Are corridor doors that are located in a 1-hour fire barrier permitted to be only fire-rated for 20 minutes and not ¾-hour? The answer is no. If a corridor door is part of a fire-rated barrier that serves some other function, such as a vertical opening, exit, or hazardous area, then it must meet the most restrictive requirements of either. But where corridor doors are located in a 1-hour fire-rated barrier the corridor door must be at least a ¾ hour fire rated door, mounted in a fire-rated frame, with self-closing and positive latching hardware. Vertical openings are elevator shafts, mechanical shafts, stairwells, and the like. Exits are direct exits, horizontal exits and exit passageways. Hazardous areas are storage rooms >50 sq. ft. containing combustibles, soiled utility rooms, fuel-fired heater rooms, laundries >100 sq. ft., paint shops, repair shops, trash collection rooms, laboratories, and medical gas rooms (storage rooms with >3,000 cubic feet of compressed gas).

There is one exception to the above rule where a corridor door located in a 1-hour fire rated barrier must be ¾ hour fire rated: When the corridor door is also located in a 1-hour barrier separating the corridor from an atrium. According to section 8.6.7 (1) of the 2012 LSC, the atrium must be separated from adjacent areas with a 1-hour fire rated barrier, but the openings in the 1-hour fire rated barrier are only required to be same as is required for corridors. This means the doors in the atrium separation could be non-rated and only required to resist the passage of smoke, since atriums are only permitted in fully sprinklered buildings.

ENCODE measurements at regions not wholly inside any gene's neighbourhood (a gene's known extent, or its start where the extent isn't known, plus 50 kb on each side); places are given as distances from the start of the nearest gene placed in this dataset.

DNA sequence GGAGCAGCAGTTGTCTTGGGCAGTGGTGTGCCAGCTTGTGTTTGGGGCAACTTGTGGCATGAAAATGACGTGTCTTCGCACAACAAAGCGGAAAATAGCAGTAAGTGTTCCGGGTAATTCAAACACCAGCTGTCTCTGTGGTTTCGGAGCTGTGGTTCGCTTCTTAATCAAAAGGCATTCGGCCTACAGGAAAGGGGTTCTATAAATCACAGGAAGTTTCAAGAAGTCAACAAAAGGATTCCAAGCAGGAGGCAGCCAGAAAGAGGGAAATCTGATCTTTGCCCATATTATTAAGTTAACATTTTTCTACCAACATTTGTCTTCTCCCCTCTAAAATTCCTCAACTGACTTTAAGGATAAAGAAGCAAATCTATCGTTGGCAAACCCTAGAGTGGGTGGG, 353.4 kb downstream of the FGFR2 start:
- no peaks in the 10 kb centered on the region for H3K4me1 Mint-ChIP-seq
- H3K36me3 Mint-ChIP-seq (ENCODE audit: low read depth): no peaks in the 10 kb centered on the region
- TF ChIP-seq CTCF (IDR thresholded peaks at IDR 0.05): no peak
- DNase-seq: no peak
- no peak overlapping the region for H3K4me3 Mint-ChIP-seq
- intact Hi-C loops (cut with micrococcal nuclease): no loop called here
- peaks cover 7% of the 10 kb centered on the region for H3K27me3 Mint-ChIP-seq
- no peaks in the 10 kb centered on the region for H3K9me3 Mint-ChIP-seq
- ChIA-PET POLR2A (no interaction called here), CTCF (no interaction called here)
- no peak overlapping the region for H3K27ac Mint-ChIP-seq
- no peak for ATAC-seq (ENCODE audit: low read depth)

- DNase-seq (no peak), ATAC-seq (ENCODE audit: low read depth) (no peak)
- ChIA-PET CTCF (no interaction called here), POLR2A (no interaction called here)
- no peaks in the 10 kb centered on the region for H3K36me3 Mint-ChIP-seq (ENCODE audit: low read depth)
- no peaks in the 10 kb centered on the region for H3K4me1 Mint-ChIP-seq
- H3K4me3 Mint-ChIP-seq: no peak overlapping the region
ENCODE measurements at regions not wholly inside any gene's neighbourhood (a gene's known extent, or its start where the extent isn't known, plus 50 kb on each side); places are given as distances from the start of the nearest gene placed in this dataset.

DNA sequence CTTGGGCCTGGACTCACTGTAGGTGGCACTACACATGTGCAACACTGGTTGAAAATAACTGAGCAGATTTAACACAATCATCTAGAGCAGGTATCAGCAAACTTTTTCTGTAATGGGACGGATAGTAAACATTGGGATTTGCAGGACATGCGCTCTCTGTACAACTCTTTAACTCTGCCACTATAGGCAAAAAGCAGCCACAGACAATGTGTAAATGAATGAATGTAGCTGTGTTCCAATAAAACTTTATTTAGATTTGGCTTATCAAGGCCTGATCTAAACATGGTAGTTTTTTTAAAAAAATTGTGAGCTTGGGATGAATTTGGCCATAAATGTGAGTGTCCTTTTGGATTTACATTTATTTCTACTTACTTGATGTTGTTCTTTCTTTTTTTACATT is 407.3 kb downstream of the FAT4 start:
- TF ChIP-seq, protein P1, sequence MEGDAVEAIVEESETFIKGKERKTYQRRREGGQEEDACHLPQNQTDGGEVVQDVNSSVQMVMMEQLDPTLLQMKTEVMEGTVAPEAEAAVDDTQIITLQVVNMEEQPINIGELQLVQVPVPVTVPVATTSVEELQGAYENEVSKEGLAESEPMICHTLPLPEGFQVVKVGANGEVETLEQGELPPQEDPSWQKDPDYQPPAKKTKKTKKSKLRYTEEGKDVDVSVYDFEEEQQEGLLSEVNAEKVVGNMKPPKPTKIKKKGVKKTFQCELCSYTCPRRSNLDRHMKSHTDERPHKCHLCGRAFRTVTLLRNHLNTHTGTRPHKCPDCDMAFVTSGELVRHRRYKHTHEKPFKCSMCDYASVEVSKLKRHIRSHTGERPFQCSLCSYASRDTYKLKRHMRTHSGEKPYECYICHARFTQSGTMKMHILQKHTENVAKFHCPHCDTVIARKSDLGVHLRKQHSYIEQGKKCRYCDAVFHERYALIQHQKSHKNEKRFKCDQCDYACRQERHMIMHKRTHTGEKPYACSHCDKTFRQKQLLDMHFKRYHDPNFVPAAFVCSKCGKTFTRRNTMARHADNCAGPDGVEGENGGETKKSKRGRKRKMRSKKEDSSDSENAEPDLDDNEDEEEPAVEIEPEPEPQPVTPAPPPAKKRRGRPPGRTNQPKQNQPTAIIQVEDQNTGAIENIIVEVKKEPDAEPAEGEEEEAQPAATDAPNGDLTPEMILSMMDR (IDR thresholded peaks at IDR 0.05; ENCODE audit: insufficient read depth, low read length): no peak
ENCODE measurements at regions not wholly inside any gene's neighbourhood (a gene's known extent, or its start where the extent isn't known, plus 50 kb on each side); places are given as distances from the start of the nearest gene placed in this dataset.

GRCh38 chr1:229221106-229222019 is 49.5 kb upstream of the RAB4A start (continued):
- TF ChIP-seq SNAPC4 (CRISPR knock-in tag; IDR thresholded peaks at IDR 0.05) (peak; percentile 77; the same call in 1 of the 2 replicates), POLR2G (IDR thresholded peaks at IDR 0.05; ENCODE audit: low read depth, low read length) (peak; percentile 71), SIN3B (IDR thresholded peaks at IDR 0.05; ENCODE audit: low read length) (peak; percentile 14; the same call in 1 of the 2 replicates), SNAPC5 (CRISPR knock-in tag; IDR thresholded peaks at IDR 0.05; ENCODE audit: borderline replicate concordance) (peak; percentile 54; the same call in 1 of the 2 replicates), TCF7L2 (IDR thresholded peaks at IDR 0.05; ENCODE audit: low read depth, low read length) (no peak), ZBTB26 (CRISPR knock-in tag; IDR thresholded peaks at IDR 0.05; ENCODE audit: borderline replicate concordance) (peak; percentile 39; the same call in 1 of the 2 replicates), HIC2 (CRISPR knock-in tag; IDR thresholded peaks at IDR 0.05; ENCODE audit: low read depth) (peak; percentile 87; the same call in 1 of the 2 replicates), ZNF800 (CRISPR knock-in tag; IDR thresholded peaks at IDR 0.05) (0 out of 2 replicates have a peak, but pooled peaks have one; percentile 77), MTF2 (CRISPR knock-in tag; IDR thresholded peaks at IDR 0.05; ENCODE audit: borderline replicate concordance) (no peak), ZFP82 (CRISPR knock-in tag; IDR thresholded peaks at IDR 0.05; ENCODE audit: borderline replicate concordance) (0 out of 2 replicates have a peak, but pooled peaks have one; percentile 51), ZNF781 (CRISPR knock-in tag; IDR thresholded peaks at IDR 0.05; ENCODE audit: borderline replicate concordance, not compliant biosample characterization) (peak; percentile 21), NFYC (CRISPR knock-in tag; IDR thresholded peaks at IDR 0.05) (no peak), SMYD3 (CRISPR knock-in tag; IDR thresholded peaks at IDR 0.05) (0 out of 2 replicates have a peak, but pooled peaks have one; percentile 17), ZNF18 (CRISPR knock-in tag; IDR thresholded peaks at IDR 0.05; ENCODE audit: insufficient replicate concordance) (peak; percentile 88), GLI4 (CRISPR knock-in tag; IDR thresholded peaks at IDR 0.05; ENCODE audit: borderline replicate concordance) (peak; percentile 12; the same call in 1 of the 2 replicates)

However, I don’t see where a patient room door would be part of any of these fire-rated barriers, although a patient room door could be part of a smoke barrier, separating smoke compartments. Even though the smoke barrier is required to be 1-hour rated, it is not a fire rated barrier, because the doors in a smoke barrier are only required to be 1¾ inch thick, solid-bonded, wood core doors, or of such construction to resist fire for at least 20 minutes, and must be self-closing. They are just like corridor doors in a non-sprinklered smoke compartment, but must have closers on them.

It’s important to realize that not all corridor doors have to meet the NFPA 80 requirements for fire-rated doors. However, if the corridor door is a fire-rated door, it must be compliant with the requirements of NFPA 80. If the door has a fire rated label, then it is a fire-rated door, and it must be mounted in a fire-rated frame, equipped with a self-closing device, and have positive latching hardware.  The problem that I observe in many hospitals is they installed labeled fire-rated doors in walls and barriers that are not fire rated. Therefore, even though the wall or barrier is not required to have a fire-rated door, the fact that the door is fire-rated means the organization must maintain it as such, according to section 4.6.12.3 of the 2012 edition of the LSC. So, if you have a fire-rated door in a corridor wall, and the corridor wall is not required to be fire-rated, then you must still maintain the fire-rated door to the requirements of NFPA 80, which includes annual testing.

Where I often find this problem in hospitals is the smoke compartment. Some designer/architect sees that smoke barriers are required to be 1-hour rated so they specify ¾ hour fire rated doors. Again, a smoke compartment barrier wall is not a fire-rated wall; therefore, the conditions of 19.3.7.6 apply where 1¾ inch thick, solid-bonded, wood-core doors are allowed. Also, some designers/architects see that smoke barrier doors that are of such construction that resists fire for at least 20 minutes are permitted, so they specify 20-minute fire rated doors for smoke barrier openings. Again, this is not required to have fire-rated doors, but since the 20-minute fire-rated doors was installed, you must maintain it to NFPA 80 requirements, which means it must be mounted in a fire rated frame, be self-closing, and positive latching. I see a lot of 20-minute fire rated doors in smoke compartment barriers that do not have positive latching hardware, which is non-compliant with NFPA 80. The organization must maintain the door to NFPA 80, or simply remove the fire rated label, then the door is no longer a fire-rated door that is obvious to the general public, and does not need to be maintained as such.